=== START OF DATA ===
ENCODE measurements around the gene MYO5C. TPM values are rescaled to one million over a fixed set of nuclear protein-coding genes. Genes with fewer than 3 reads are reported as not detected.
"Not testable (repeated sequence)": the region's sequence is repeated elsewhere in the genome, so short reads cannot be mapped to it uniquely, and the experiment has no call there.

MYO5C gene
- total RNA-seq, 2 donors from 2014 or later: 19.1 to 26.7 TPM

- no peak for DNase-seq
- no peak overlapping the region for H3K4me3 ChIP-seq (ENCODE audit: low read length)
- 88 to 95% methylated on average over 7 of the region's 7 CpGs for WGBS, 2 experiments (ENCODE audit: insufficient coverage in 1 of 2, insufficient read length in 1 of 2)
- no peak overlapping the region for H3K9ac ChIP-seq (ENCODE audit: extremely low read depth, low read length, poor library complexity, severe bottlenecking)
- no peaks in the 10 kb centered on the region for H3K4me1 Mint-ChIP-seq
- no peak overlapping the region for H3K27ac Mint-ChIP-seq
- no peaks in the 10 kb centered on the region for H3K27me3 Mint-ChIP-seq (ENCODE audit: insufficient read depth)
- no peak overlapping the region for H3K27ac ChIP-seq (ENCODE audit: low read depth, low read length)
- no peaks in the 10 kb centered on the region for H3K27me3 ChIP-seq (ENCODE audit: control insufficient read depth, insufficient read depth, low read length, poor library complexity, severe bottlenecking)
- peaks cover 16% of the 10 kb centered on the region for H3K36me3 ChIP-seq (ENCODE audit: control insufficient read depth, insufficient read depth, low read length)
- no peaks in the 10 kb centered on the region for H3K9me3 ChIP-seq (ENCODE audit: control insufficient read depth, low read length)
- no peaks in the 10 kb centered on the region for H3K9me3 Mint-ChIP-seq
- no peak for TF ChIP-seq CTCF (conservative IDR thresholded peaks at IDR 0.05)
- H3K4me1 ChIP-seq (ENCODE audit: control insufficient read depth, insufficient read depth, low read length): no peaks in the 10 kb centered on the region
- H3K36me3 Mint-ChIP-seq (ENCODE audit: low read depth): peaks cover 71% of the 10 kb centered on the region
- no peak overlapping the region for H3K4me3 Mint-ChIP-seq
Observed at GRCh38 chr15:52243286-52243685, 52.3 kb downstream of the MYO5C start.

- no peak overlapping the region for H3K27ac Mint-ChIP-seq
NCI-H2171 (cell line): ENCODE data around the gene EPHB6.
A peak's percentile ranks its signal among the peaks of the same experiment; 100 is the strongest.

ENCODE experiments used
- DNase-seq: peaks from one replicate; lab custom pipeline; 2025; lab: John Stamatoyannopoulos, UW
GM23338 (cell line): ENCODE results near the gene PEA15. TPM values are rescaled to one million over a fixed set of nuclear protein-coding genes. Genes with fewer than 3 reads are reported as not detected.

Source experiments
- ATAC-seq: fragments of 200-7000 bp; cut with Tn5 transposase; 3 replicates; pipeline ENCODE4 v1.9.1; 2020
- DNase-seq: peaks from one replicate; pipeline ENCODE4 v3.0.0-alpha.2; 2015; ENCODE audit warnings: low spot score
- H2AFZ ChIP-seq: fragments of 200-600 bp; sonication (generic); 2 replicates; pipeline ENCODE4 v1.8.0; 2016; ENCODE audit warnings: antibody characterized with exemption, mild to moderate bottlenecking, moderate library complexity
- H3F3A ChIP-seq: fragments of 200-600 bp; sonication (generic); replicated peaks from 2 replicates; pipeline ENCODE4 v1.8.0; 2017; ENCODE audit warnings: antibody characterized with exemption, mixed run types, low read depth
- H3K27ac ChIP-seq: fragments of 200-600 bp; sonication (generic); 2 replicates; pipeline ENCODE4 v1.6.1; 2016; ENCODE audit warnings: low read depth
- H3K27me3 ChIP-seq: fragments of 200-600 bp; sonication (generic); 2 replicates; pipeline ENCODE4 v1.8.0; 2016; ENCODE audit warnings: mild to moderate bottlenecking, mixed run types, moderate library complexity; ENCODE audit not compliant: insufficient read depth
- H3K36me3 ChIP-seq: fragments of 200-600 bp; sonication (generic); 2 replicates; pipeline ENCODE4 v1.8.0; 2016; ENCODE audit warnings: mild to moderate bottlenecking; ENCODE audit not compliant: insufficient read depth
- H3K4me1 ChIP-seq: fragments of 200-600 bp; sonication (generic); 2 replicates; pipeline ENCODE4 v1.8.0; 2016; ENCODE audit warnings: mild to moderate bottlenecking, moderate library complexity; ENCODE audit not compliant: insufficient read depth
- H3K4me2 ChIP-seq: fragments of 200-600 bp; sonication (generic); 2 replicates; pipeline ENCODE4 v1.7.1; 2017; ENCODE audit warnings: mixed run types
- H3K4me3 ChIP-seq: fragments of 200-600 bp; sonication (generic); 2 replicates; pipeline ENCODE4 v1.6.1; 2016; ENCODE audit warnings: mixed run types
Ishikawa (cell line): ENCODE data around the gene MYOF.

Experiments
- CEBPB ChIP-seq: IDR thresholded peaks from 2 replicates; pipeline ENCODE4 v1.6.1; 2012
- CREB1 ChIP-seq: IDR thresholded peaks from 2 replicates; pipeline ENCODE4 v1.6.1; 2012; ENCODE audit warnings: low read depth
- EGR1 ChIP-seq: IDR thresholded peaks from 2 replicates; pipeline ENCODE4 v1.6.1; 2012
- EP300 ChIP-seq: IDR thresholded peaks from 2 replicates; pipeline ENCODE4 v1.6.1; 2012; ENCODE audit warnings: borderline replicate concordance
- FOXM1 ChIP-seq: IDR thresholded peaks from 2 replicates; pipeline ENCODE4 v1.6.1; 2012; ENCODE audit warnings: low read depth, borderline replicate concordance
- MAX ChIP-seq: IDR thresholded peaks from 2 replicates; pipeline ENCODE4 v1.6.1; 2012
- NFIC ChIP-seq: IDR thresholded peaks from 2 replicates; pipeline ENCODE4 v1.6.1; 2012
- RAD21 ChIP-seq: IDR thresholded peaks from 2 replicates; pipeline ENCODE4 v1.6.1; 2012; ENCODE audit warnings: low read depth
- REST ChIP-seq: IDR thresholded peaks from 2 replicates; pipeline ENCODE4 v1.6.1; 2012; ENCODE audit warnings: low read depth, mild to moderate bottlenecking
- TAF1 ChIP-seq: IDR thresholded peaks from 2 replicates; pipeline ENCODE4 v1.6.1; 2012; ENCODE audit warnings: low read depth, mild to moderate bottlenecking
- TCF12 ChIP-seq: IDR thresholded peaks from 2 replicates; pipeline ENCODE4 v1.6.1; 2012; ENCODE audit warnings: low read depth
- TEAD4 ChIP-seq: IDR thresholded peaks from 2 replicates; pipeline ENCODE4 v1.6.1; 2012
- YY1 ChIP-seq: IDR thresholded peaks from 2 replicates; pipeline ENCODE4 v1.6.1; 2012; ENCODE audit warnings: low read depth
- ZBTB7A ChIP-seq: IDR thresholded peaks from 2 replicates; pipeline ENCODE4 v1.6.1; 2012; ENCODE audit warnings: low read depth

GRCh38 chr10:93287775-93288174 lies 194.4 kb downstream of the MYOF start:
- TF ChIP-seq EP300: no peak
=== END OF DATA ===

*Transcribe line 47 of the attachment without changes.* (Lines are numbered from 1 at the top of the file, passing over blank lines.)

- NFIC ChIP-seq: IDR thresholded peaks from 2 replicates; pipeline ENCODE4 v1.6.1; 2012